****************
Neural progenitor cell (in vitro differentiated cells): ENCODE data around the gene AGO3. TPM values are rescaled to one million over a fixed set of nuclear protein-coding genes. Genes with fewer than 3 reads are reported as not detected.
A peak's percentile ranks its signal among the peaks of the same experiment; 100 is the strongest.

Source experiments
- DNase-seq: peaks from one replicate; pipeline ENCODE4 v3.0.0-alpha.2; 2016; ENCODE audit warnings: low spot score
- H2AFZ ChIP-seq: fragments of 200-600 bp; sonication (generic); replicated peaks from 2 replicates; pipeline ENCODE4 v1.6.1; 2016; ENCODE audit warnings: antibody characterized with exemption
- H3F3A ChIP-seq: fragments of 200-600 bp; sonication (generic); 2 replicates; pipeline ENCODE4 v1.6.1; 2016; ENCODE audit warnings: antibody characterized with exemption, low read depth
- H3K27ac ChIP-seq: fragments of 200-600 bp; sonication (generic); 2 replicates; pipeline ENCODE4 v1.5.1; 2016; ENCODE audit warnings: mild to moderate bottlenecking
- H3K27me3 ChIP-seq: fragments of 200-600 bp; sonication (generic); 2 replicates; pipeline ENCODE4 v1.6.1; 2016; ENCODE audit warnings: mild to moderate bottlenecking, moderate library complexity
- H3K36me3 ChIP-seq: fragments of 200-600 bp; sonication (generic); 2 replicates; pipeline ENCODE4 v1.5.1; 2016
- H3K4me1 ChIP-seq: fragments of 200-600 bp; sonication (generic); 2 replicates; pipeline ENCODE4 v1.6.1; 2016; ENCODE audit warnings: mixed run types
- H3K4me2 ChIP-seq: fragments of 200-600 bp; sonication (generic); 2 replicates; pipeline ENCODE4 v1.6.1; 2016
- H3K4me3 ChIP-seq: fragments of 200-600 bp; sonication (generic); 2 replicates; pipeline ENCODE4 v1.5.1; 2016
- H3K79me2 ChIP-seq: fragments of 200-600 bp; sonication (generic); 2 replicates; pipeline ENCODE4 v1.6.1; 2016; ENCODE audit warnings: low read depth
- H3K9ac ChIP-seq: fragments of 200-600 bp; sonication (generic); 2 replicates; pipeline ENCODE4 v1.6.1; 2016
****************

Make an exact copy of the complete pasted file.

Neural progenitor cell (in vitro differentiated cells): ENCODE data around the gene AGO3. TPM values are rescaled to one million over a fixed set of nuclear protein-coding genes. Genes with fewer than 3 reads are reported as not detected.
A peak's percentile ranks its signal among the peaks of the same experiment; 100 is the strongest.

Source experiments
- DNase-seq: peaks from one replicate; pipeline ENCODE4 v3.0.0-alpha.2; 2016; ENCODE audit warnings: low spot score
- H2AFZ ChIP-seq: fragments of 200-600 bp; sonication (generic); replicated peaks from 2 replicates; pipeline ENCODE4 v1.6.1; 2016; ENCODE audit warnings: antibody characterized with exemption
- H3F3A ChIP-seq: fragments of 200-600 bp; sonication (generic); 2 replicates; pipeline ENCODE4 v1.6.1; 2016; ENCODE audit warnings: antibody characterized with exemption, low read depth
- H3K27ac ChIP-seq: fragments of 200-600 bp; sonication (generic); 2 replicates; pipeline ENCODE4 v1.5.1; 2016; ENCODE audit warnings: mild to moderate bottlenecking
- H3K27me3 ChIP-seq: fragments of 200-600 bp; sonication (generic); 2 replicates; pipeline ENCODE4 v1.6.1; 2016; ENCODE audit warnings: mild to moderate bottlenecking, moderate library complexity
- H3K36me3 ChIP-seq: fragments of 200-600 bp; sonication (generic); 2 replicates; pipeline ENCODE4 v1.5.1; 2016
- H3K4me1 ChIP-seq: fragments of 200-600 bp; sonication (generic); 2 replicates; pipeline ENCODE4 v1.6.1; 2016; ENCODE audit warnings: mixed run types
- H3K4me2 ChIP-seq: fragments of 200-600 bp; sonication (generic); 2 replicates; pipeline ENCODE4 v1.6.1; 2016
- H3K4me3 ChIP-seq: fragments of 200-600 bp; sonication (generic); 2 replicates; pipeline ENCODE4 v1.5.1; 2016
- H3K79me2 ChIP-seq: fragments of 200-600 bp; sonication (generic); 2 replicates; pipeline ENCODE4 v1.6.1; 2016; ENCODE audit warnings: low read depth
- H3K9ac ChIP-seq: fragments of 200-600 bp; sonication (generic); 2 replicates; pipeline ENCODE4 v1.6.1; 2016